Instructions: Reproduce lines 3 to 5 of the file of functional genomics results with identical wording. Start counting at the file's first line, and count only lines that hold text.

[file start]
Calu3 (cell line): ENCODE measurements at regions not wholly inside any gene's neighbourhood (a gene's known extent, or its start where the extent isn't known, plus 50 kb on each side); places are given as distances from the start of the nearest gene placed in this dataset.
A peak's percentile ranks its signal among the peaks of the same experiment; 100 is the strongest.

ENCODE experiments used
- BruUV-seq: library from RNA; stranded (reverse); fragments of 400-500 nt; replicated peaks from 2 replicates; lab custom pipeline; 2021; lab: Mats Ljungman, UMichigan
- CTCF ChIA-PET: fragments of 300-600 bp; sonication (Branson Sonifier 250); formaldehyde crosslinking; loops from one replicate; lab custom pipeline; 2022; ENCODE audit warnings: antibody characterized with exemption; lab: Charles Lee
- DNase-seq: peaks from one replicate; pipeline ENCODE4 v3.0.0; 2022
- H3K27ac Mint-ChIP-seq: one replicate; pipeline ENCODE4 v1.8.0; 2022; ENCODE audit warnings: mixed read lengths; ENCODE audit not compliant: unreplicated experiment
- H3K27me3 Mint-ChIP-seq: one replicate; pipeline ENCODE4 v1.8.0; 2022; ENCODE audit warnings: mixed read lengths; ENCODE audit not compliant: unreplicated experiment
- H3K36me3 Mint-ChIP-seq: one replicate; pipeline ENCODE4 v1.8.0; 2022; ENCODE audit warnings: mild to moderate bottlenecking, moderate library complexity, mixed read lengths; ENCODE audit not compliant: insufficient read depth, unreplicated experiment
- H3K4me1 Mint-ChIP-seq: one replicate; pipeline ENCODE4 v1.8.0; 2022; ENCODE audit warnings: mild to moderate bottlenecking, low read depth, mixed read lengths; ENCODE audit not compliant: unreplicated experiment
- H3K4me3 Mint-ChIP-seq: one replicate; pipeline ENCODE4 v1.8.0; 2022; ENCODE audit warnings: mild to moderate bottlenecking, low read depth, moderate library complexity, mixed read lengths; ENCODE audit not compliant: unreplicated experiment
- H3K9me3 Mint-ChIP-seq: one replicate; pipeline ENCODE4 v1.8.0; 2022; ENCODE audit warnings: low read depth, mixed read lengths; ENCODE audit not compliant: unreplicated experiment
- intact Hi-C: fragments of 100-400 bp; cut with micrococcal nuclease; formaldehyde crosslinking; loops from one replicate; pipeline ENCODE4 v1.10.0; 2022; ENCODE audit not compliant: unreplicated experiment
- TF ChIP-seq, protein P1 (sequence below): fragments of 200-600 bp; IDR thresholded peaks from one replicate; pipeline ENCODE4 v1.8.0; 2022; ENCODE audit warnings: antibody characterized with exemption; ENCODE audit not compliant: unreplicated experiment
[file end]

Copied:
ENCODE experiments used
- BruUV-seq: library from RNA; stranded (reverse); fragments of 400-500 nt; replicated peaks from 2 replicates; lab custom pipeline; 2021; lab: Mats Ljungman, UMichigan
- CTCF ChIA-PET: fragments of 300-600 bp; sonication (Branson Sonifier 250); formaldehyde crosslinking; loops from one replicate; lab custom pipeline; 2022; ENCODE audit warnings: antibody characterized with exemption; lab: Charles Lee